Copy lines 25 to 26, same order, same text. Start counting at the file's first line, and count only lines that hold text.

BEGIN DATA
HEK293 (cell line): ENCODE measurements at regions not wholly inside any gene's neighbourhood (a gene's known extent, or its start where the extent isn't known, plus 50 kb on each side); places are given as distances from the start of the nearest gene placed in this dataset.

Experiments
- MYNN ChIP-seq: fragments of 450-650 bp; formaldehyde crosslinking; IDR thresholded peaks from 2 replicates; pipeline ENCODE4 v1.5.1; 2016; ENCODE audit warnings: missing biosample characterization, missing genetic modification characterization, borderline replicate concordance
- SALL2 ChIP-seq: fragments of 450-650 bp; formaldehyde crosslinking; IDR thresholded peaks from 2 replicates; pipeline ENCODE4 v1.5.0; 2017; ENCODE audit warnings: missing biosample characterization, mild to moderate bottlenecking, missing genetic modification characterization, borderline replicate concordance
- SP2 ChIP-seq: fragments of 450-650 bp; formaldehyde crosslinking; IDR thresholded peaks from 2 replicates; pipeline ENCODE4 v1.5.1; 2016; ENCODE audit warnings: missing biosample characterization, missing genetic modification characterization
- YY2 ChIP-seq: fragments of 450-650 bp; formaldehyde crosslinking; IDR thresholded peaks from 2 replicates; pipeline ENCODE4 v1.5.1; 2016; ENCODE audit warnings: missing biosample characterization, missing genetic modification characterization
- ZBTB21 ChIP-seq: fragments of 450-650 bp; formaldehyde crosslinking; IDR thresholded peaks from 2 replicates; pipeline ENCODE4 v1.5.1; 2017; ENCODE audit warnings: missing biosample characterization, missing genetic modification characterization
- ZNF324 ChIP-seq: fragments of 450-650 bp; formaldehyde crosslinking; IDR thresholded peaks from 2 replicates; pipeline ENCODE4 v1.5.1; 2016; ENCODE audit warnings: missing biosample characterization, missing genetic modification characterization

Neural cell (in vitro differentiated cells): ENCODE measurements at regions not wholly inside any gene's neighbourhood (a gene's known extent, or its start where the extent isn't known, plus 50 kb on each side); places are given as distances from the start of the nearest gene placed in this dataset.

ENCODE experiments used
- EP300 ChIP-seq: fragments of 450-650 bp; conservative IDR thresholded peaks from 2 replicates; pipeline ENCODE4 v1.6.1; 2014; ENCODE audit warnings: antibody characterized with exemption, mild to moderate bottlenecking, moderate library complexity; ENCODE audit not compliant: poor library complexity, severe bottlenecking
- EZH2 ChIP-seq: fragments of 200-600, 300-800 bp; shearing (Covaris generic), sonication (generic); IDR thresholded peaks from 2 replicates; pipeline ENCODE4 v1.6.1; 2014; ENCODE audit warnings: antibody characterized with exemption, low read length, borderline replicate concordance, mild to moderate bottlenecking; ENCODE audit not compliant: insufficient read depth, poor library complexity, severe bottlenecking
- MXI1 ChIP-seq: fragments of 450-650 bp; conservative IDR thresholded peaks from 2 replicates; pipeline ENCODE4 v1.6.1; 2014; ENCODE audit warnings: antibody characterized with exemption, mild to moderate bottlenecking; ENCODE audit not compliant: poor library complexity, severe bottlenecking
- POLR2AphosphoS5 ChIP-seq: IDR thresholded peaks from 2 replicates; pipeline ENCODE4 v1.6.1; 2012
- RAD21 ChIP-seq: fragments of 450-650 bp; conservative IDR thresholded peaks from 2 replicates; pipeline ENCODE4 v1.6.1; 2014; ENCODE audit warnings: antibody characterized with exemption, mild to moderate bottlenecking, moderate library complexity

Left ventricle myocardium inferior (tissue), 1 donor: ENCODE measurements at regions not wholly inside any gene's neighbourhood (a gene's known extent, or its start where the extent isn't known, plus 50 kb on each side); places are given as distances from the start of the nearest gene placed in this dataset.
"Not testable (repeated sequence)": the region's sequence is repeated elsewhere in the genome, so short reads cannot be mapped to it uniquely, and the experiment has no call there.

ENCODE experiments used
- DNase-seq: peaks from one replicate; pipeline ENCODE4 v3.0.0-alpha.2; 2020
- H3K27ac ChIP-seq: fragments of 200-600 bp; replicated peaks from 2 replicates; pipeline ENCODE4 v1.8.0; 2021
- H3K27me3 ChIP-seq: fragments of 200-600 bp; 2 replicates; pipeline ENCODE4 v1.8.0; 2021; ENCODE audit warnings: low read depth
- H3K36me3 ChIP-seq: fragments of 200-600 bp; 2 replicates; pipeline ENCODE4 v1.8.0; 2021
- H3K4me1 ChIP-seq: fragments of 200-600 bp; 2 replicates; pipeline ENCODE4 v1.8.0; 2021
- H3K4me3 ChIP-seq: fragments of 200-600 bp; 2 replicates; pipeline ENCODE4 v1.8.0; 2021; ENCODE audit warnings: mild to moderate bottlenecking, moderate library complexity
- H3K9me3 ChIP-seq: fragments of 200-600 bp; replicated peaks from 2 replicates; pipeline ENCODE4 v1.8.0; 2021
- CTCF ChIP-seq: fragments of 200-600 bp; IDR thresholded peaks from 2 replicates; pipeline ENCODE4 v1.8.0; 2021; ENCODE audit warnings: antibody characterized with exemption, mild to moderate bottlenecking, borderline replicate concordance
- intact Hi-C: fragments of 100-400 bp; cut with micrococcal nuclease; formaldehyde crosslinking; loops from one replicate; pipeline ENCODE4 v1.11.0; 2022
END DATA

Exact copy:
- H3K9me3 ChIP-seq: fragments of 200-600 bp; replicated peaks from 2 replicates; pipeline ENCODE4 v1.8.0; 2021
- CTCF ChIP-seq: fragments of 200-600 bp; IDR thresholded peaks from 2 replicates; pipeline ENCODE4 v1.8.0; 2021; ENCODE audit warnings: antibody characterized with exemption, mild to moderate bottlenecking, borderline replicate concordance